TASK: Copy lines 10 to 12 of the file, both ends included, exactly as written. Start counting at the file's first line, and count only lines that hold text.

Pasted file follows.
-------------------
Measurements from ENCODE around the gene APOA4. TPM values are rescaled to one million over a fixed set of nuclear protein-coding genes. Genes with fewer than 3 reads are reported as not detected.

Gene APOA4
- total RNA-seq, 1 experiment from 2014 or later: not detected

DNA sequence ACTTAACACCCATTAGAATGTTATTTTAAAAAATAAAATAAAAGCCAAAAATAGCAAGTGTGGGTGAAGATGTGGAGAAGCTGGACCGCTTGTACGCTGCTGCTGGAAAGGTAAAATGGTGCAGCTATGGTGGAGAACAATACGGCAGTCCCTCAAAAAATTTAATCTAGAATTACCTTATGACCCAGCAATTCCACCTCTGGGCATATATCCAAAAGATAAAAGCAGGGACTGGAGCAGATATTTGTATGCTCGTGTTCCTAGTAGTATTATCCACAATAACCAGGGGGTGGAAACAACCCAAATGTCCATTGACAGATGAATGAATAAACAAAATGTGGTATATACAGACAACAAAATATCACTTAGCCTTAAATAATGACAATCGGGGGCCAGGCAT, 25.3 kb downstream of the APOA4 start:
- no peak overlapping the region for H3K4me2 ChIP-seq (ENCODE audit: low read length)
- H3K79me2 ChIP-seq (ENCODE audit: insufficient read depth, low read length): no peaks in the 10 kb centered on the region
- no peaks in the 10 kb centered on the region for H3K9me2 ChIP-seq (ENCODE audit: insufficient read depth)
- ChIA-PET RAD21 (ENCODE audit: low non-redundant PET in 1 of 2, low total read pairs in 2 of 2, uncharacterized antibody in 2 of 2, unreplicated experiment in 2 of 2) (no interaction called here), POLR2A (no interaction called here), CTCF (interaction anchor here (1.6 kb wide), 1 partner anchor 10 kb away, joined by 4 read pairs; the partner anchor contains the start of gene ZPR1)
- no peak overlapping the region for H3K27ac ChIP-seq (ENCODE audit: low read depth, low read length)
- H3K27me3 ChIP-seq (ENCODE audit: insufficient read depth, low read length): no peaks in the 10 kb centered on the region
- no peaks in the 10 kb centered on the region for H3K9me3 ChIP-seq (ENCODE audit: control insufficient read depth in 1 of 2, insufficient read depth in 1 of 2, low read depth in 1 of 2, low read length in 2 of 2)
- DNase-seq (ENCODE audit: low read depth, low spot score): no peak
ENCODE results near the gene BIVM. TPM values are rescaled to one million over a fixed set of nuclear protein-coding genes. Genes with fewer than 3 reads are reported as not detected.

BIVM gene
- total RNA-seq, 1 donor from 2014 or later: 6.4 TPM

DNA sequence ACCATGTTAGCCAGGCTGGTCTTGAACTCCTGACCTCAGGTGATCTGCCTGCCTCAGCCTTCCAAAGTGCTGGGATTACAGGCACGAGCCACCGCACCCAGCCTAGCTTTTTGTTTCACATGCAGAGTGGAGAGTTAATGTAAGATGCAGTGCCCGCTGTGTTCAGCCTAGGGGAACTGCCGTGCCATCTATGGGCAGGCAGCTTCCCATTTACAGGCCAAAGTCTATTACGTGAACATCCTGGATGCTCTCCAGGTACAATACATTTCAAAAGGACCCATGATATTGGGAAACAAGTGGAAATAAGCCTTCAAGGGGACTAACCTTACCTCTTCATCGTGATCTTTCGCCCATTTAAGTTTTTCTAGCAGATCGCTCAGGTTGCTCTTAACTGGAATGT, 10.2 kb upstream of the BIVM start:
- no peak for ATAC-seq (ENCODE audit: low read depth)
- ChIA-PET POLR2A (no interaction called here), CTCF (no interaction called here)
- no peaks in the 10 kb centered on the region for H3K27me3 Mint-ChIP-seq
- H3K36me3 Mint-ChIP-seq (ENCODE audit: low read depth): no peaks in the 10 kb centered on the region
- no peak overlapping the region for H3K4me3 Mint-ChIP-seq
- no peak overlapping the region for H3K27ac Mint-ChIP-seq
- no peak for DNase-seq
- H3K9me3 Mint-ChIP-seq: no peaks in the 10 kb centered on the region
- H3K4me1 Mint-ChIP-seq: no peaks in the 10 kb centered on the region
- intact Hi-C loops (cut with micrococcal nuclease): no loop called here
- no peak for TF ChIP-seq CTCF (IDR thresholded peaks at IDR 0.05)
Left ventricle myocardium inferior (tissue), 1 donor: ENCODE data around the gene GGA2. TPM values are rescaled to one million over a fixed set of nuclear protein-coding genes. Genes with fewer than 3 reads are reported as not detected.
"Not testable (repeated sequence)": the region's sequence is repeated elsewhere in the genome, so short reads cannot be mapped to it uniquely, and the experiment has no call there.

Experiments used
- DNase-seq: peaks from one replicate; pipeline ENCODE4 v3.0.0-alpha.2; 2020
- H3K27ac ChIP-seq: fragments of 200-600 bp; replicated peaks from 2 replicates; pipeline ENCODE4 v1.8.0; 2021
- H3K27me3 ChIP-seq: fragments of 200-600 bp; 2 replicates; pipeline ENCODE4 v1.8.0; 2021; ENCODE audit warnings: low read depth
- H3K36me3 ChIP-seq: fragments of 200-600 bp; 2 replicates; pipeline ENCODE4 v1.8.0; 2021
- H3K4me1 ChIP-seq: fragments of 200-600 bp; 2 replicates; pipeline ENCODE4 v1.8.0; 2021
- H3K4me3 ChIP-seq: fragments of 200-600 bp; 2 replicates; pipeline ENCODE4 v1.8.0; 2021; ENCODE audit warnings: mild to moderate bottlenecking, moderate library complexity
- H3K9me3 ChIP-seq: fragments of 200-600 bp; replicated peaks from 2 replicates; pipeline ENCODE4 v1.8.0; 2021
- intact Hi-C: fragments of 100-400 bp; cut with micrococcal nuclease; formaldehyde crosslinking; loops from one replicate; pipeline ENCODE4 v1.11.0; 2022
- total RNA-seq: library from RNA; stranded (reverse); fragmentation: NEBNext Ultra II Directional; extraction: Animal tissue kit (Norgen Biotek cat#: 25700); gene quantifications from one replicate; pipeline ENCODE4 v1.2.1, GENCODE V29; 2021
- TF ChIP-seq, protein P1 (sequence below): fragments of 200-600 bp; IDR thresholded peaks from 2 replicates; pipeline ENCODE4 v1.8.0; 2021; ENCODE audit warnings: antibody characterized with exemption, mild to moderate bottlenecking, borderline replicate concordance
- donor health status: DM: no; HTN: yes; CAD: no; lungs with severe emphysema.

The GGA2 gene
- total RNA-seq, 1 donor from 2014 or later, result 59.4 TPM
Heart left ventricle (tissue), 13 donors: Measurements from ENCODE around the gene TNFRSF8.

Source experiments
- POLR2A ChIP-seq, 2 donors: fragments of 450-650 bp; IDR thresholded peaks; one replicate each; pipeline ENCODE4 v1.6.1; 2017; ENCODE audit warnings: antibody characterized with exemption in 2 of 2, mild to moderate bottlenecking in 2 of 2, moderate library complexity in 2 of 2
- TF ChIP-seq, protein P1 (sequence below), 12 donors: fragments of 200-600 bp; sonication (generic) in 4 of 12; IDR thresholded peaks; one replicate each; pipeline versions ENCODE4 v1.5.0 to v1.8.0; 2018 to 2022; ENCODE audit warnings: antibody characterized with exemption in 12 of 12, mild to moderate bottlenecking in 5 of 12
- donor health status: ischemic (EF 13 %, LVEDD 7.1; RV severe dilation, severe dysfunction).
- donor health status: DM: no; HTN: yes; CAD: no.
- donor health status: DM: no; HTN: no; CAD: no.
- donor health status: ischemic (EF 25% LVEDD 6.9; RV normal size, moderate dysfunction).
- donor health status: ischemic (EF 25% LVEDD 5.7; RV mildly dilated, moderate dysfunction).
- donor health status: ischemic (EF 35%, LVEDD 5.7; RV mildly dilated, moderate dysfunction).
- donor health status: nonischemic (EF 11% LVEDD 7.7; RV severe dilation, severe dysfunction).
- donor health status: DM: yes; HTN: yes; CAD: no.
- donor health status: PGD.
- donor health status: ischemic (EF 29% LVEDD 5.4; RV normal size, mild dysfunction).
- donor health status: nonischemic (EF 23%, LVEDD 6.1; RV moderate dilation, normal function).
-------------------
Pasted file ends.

- H3K27me3 ChIP-seq (ENCODE audit: insufficient read depth, low read length): no peaks in the 10 kb centered on the region
- no peaks in the 10 kb centered on the region for H3K9me3 ChIP-seq (ENCODE audit: control insufficient read depth in 1 of 2, insufficient read depth in 1 of 2, low read depth in 1 of 2, low read length in 2 of 2)
- DNase-seq (ENCODE audit: low read depth, low spot score): no peak